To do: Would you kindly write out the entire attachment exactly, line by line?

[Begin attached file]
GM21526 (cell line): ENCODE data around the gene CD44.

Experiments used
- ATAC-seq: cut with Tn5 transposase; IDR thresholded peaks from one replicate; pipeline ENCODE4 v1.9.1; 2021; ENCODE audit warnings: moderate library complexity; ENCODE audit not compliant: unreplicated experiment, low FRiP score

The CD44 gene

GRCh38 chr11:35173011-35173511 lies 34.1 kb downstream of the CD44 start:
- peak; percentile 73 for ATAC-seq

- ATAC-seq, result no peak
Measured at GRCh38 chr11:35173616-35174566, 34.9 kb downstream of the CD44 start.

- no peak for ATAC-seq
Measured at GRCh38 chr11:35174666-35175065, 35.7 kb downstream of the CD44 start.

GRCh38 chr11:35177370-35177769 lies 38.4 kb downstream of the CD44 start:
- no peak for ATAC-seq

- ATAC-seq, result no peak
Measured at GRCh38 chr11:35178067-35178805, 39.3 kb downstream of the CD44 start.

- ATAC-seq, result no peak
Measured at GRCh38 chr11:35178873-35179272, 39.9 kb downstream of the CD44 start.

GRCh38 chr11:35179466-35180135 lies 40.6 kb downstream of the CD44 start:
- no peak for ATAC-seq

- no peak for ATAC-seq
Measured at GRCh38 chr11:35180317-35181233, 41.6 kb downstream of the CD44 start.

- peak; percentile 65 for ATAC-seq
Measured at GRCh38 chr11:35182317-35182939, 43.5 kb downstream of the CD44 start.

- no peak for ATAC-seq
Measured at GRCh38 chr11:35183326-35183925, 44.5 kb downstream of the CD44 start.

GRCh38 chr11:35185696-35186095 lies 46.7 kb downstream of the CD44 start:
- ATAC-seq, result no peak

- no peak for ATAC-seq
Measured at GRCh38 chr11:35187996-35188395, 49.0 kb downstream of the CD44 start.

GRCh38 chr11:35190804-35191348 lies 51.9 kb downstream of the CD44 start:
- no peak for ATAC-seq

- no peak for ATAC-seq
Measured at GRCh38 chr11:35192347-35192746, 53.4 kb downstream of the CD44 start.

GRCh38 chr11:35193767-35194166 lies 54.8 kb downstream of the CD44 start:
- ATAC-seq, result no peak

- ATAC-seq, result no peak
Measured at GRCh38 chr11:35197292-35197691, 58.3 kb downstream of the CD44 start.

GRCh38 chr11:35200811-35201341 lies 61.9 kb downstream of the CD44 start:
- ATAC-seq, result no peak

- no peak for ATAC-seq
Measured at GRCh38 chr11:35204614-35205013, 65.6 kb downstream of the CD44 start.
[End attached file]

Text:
GM21526 (cell line): ENCODE data around the gene CD44.

Experiments used
- ATAC-seq: cut with Tn5 transposase; IDR thresholded peaks from one replicate; pipeline ENCODE4 v1.9.1; 2021; ENCODE audit warnings: moderate library complexity; ENCODE audit not compliant: unreplicated experiment, low FRiP score

The CD44 gene

GRCh38 chr11:35173011-35173511 lies 34.1 kb downstream of the CD44 start:
- peak; percentile 73 for ATAC-seq

- ATAC-seq, result no peak
Measured at GRCh38 chr11:35173616-35174566, 34.9 kb downstream of the CD44 start.

- no peak for ATAC-seq
Measured at GRCh38 chr11:35174666-35175065, 35.7 kb downstream of the CD44 start.

GRCh38 chr11:35177370-35177769 lies 38.4 kb downstream of the CD44 start:
- no peak for ATAC-seq

- ATAC-seq, result no peak
Measured at GRCh38 chr11:35178067-35178805, 39.3 kb downstream of the CD44 start.

- ATAC-seq, result no peak
Measured at GRCh38 chr11:35178873-35179272, 39.9 kb downstream of the CD44 start.

GRCh38 chr11:35179466-35180135 lies 40.6 kb downstream of the CD44 start:
- no peak for ATAC-seq

- no peak for ATAC-seq
Measured at GRCh38 chr11:35180317-35181233, 41.6 kb downstream of the CD44 start.

- peak; percentile 65 for ATAC-seq
Measured at GRCh38 chr11:35182317-35182939, 43.5 kb downstream of the CD44 start.

- no peak for ATAC-seq
Measured at GRCh38 chr11:35183326-35183925, 44.5 kb downstream of the CD44 start.

GRCh38 chr11:35185696-35186095 lies 46.7 kb downstream of the CD44 start:
- ATAC-seq, result no peak

- no peak for ATAC-seq
Measured at GRCh38 chr11:35187996-35188395, 49.0 kb downstream of the CD44 start.

GRCh38 chr11:35190804-35191348 lies 51.9 kb downstream of the CD44 start:
- no peak for ATAC-seq

- no peak for ATAC-seq
Measured at GRCh38 chr11:35192347-35192746, 53.4 kb downstream of the CD44 start.

GRCh38 chr11:35193767-35194166 lies 54.8 kb downstream of the CD44 start:
- ATAC-seq, result no peak

- ATAC-seq, result no peak
Measured at GRCh38 chr11:35197292-35197691, 58.3 kb downstream of the CD44 start.

GRCh38 chr11:35200811-35201341 lies 61.9 kb downstream of the CD44 start:
- ATAC-seq, result no peak

- no peak for ATAC-seq
Measured at GRCh38 chr11:35204614-35205013, 65.6 kb downstream of the CD44 start.